A deep thanks to Sue Moore for the translation
13 March 2057
We danced all night long. Even Great Grandma and her centenarian friends. It was a sight to see them. I believe that going through coronavirus and overcoming it made them practically invincible. They have an energy and zest for life which is truly infectious.
I asked Great Grandma how she still manages to dance, sing and laugh with so much energy. She replied that there was a moment, while she was dancing, that her body remembered the day quarantine ended and she started to move more or less the way she’d felt at that time.
She said that she felt as she had on the day when everyone could finally leave their homes and the streets filled with joyful people. Actually, people had become so unused to going out and afraid of infection that, initially, they started to approach each other slowly. But the lack of hugs, contact and of being together in flesh and blood had been so tough and prolonged that very soon any hesitation disappeared, and everyone hugged, whether they knew each other or not, and continued to hug for minutes on end.
That was the origin of the custom, that we still have now, to hug each other at length when we meet, with family, close friends and everyone, whatever their role in society. We are all human beings, equally worthy and nourished by contact with others. We never begin a class, a gathering or a work meeting without everyone exchanging a long hug. For this too, I’m grateful to Great Grandma and her peers. It’s so lovely starting everything with a hug!
‘‘It was an explosion of collective Joy’’ – Great Grandma continued – ‘‘I had never felt such an intense emotion, so intense I had the feeling that my heart couldn’t contain it and wanted to come out of my chest. We were all so enthusiastic and full of Joy that we didn’t stop hugging and kissing each other and dancing. How we danced! All night and the next day and the following night and even the day after that and again for a night and day, 72 hours back to back! We played, sang and danced all the songs that we knew and those that we invented there for the occasion. We spent hours on end playing any type of existing or improvised percussion. Our feet moved of their own accord, our bodies were reborn, and each cell smiled and shone. Everyone’s minds were filled with that pure Joy and from that time even our gloomiest thoughts have taken on at least a drop of that experience which is passed down from one generation to the next, from woman to woman, truly at a cellular level. That is why there are so many women and girls who have the same name: Mudita’’. And at that point Great Grandma told me for the nth time the meaning of my name. I’ll tell you, as maybe you don’t know it.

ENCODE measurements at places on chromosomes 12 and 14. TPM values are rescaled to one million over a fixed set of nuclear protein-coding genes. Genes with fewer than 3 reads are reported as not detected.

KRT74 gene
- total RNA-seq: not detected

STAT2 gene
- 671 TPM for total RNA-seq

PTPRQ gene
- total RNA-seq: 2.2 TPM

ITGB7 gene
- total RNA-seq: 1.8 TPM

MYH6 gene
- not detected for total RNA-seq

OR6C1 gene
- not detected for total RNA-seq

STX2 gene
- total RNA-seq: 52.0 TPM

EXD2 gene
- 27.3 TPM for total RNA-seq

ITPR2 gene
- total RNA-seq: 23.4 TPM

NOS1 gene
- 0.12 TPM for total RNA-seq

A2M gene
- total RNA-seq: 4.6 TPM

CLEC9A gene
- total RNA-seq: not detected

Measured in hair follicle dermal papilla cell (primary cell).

Mudita means rejoicing in the joy of others. It is a Buddhist term. For Siddharta Gautama, better known as Buddha, who lived from the 5th to 4th centuries BC, joy was not a limited resource over which to argue or to which only a few fortunate people had rights. Joy was infinite, unlimited. For Siddharta, the word mudita expressed full experience of JOY (and not envy or resentment), which you felt by coming to know of good things happening to someone else. He said, the sheer fact that you could feel mudita in the first place was proof that the happiness of others doesn’t diminish our own: on the contrary, it increases it.
I always love it when Great Grandma tells me this story. I jumped up, threw my arms around her neck and we hugged really tightly. The Corona Virus hasn’t been around for a long time. Come on! You come and join our hug too.
NOTE. This is the second of five tales. You can read the first one here and the others here: